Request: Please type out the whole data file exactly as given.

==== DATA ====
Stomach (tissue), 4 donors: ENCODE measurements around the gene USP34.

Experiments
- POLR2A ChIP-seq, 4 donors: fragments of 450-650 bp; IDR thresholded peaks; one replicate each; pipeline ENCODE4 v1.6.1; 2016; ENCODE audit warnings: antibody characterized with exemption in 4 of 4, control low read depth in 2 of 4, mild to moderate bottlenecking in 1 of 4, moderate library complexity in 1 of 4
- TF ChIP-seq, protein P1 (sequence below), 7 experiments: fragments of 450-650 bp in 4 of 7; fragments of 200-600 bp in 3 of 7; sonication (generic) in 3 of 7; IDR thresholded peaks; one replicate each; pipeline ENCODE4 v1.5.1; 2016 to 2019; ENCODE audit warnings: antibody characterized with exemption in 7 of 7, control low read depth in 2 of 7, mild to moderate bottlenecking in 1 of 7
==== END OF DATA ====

Stomach (tissue), 4 donors: ENCODE measurements around the gene USP34.

Experiments
- POLR2A ChIP-seq, 4 donors: fragments of 450-650 bp; IDR thresholded peaks; one replicate each; pipeline ENCODE4 v1.6.1; 2016; ENCODE audit warnings: antibody characterized with exemption in 4 of 4, control low read depth in 2 of 4, mild to moderate bottlenecking in 1 of 4, moderate library complexity in 1 of 4
- TF ChIP-seq, protein P1 (sequence below), 7 experiments: fragments of 450-650 bp in 4 of 7; fragments of 200-600 bp in 3 of 7; sonication (generic) in 3 of 7; IDR thresholded peaks; one replicate each; pipeline ENCODE4 v1.5.1; 2016 to 2019; ENCODE audit warnings: antibody characterized with exemption in 7 of 7, control low read depth in 2 of 7, mild to moderate bottlenecking in 1 of 7